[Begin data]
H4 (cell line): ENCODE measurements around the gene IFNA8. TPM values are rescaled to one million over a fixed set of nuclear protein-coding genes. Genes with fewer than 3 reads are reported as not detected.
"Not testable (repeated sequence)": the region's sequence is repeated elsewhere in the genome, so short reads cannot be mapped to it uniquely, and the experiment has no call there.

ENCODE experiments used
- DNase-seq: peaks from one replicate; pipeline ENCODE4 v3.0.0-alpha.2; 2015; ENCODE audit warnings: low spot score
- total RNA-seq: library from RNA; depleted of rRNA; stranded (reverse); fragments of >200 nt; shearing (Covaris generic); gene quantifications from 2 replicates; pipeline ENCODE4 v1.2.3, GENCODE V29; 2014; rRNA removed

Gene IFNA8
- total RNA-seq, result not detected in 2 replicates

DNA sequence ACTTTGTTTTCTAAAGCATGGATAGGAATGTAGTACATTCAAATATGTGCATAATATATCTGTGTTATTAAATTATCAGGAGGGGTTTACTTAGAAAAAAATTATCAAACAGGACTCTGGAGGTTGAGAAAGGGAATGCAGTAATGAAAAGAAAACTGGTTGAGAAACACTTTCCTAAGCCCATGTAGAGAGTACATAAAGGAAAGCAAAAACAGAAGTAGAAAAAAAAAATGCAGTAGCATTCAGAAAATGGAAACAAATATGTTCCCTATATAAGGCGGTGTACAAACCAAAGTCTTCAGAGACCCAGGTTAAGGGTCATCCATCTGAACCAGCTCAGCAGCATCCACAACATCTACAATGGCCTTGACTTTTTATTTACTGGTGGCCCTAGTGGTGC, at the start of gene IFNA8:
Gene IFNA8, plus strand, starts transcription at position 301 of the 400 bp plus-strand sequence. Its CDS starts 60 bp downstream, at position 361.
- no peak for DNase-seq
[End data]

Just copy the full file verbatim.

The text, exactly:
H4 (cell line): ENCODE measurements around the gene IFNA8. TPM values are rescaled to one million over a fixed set of nuclear protein-coding genes. Genes with fewer than 3 reads are reported as not detected.
"Not testable (repeated sequence)": the region's sequence is repeated elsewhere in the genome, so short reads cannot be mapped to it uniquely, and the experiment has no call there.

ENCODE experiments used
- DNase-seq: peaks from one replicate; pipeline ENCODE4 v3.0.0-alpha.2; 2015; ENCODE audit warnings: low spot score
- total RNA-seq: library from RNA; depleted of rRNA; stranded (reverse); fragments of >200 nt; shearing (Covaris generic); gene quantifications from 2 replicates; pipeline ENCODE4 v1.2.3, GENCODE V29; 2014; rRNA removed

Gene IFNA8
- total RNA-seq, result not detected in 2 replicates

DNA sequence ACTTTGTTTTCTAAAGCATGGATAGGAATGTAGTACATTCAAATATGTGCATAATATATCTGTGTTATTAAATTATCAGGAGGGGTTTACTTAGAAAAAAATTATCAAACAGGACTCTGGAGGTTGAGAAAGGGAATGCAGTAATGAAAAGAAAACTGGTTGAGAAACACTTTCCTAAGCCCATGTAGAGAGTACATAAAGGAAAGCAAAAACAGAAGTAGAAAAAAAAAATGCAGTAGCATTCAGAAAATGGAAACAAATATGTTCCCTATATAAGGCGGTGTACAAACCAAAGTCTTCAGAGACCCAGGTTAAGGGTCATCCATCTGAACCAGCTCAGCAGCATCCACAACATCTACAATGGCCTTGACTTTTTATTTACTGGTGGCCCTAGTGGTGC, at the start of gene IFNA8:
Gene IFNA8, plus strand, starts transcription at position 301 of the 400 bp plus-strand sequence. Its CDS starts 60 bp downstream, at position 361.
- no peak for DNase-seq